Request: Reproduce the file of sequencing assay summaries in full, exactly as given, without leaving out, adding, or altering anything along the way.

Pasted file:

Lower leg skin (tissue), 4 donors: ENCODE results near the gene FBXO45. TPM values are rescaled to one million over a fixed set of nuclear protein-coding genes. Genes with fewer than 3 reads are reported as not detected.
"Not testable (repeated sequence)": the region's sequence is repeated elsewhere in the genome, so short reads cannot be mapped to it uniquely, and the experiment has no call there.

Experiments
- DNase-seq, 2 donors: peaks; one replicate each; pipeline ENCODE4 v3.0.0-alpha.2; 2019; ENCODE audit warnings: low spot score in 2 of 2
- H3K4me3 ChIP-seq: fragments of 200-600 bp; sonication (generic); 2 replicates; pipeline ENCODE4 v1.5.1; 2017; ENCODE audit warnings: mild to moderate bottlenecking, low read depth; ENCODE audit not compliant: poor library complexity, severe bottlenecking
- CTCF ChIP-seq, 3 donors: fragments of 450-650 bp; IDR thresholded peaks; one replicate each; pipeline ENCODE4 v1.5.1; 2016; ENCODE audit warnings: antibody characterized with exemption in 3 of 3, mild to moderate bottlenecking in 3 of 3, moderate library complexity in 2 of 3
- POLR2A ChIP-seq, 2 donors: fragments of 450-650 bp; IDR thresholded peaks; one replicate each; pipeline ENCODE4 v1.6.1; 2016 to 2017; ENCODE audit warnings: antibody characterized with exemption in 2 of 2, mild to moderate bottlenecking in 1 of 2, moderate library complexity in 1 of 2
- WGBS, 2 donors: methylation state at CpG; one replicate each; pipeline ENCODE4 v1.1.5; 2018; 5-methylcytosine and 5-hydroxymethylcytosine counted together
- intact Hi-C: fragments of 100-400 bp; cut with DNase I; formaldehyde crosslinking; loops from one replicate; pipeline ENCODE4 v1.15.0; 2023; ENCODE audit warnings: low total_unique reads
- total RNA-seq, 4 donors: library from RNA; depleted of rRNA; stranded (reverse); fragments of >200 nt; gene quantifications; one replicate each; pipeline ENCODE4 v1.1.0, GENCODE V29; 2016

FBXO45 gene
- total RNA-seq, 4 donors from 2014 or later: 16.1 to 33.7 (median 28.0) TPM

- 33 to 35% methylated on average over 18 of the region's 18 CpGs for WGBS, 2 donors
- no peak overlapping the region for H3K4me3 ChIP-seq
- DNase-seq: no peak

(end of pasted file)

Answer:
Lower leg skin (tissue), 4 donors: ENCODE results near the gene FBXO45. TPM values are rescaled to one million over a fixed set of nuclear protein-coding genes. Genes with fewer than 3 reads are reported as not detected.
"Not testable (repeated sequence)": the region's sequence is repeated elsewhere in the genome, so short reads cannot be mapped to it uniquely, and the experiment has no call there.

Experiments
- DNase-seq, 2 donors: peaks; one replicate each; pipeline ENCODE4 v3.0.0-alpha.2; 2019; ENCODE audit warnings: low spot score in 2 of 2
- H3K4me3 ChIP-seq: fragments of 200-600 bp; sonication (generic); 2 replicates; pipeline ENCODE4 v1.5.1; 2017; ENCODE audit warnings: mild to moderate bottlenecking, low read depth; ENCODE audit not compliant: poor library complexity, severe bottlenecking
- CTCF ChIP-seq, 3 donors: fragments of 450-650 bp; IDR thresholded peaks; one replicate each; pipeline ENCODE4 v1.5.1; 2016; ENCODE audit warnings: antibody characterized with exemption in 3 of 3, mild to moderate bottlenecking in 3 of 3, moderate library complexity in 2 of 3
- POLR2A ChIP-seq, 2 donors: fragments of 450-650 bp; IDR thresholded peaks; one replicate each; pipeline ENCODE4 v1.6.1; 2016 to 2017; ENCODE audit warnings: antibody characterized with exemption in 2 of 2, mild to moderate bottlenecking in 1 of 2, moderate library complexity in 1 of 2
- WGBS, 2 donors: methylation state at CpG; one replicate each; pipeline ENCODE4 v1.1.5; 2018; 5-methylcytosine and 5-hydroxymethylcytosine counted together
- intact Hi-C: fragments of 100-400 bp; cut with DNase I; formaldehyde crosslinking; loops from one replicate; pipeline ENCODE4 v1.15.0; 2023; ENCODE audit warnings: low total_unique reads
- total RNA-seq, 4 donors: library from RNA; depleted of rRNA; stranded (reverse); fragments of >200 nt; gene quantifications; one replicate each; pipeline ENCODE4 v1.1.0, GENCODE V29; 2016

FBXO45 gene
- total RNA-seq, 4 donors from 2014 or later: 16.1 to 33.7 (median 28.0) TPM

- 33 to 35% methylated on average over 18 of the region's 18 CpGs for WGBS, 2 donors
- no peak overlapping the region for H3K4me3 ChIP-seq
- DNase-seq: no peak